Blue day for North Carolina’s Democratic Party

North Carolina’s Democratic Party just had a terrible day, and so President Barack Obama’s re-election team had a bad day, and Rep. Nancy Pelosi had an off day.

The most plausible Democratic candidate for governor — Erskine Bowles — stepped out of the race to replace departing Democratic Gov. Bev Perdue. The lead Democrat in the state House announced his retirement, and a much-touted conservative Democrat in the federal House of Representatives announced his decision to not seek re-election.

The three doses of bad news matter for Obama, because he decided to put his re-election convention in the state in the hope of again snatching its 15 electoral votes in November.

In 2008, Obama won the state by only one third of one percent.

That will be difficult to repeat with the state’s Democratic Party in retreat, and the Republicans increasingly confident.

Their confidence was buttressed by news that state Senate’s Republican president, Phil Berger, raised more money that all of the 19 Democratic senators in the minority.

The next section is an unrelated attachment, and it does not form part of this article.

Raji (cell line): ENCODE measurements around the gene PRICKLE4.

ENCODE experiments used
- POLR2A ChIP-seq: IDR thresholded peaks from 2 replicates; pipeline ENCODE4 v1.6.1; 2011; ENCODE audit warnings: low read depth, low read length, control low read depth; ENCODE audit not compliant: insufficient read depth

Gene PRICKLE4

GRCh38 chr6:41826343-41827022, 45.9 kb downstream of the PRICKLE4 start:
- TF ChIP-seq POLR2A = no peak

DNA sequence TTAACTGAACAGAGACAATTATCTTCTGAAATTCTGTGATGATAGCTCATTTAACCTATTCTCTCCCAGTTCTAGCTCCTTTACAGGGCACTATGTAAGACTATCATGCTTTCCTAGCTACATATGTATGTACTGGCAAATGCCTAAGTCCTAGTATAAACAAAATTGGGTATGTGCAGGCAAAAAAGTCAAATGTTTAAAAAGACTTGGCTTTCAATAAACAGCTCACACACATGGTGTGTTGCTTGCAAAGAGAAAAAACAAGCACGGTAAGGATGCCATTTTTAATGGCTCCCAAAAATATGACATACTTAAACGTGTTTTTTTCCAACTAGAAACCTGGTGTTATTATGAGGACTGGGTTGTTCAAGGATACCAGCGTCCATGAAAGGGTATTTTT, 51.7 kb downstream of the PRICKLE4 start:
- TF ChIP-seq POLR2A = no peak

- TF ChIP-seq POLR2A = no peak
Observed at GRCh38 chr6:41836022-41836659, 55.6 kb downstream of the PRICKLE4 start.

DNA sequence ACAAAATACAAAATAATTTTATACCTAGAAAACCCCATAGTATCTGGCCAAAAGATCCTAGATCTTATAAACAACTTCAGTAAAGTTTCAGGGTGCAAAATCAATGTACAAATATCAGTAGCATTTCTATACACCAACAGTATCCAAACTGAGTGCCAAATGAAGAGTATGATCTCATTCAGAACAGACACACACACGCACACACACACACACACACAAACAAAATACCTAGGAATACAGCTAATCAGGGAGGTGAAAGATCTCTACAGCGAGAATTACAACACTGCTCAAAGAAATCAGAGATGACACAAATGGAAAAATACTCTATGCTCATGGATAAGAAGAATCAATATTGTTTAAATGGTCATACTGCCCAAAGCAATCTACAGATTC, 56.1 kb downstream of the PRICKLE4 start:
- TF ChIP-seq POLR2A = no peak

The state’s Republican Party made sure to spread the news.

“First the Democrats threw a gutter ball when they went Bowles-ing, then former Speaker [Joe] Hackney stepped aside … and now [Rep.] Heath Shuler said ‘no thanks’ to running for re-election,” said Scott Laster, executive director of the North Carolina GOP.

“If I were the Obama for America team, I’d look at North Carolina and say ‘ruh-roh!'” he said.

Shuler’s departure is also bad news for Pelosi, who is trying to rebuild the House majority she held from 2006 to 2010.

That’s because he’s one of several Democrats who are retiring because Republican state legislatures have changed their districts to add more GOP voters.

Many retiring House Democrats are creating likely pick-ups for the GOP in 2012.

Shuler’s departure will also let the Democratic Party drift even more leftwards.

Shuler’s departure cuts the number of conservative Democrats in the House of Representatives to roughly 22.

Twenty-three so-called Blue Dogs were defeated in the 2010 election, six didn’t even run for re-election, and only 24 were seated in the current congress.

But Shuler’s departure will reduce their number to 22, following the earlier announcement that Dan Boren, a conservative Democrat from Oklahoma, would retire at the end of 2012.

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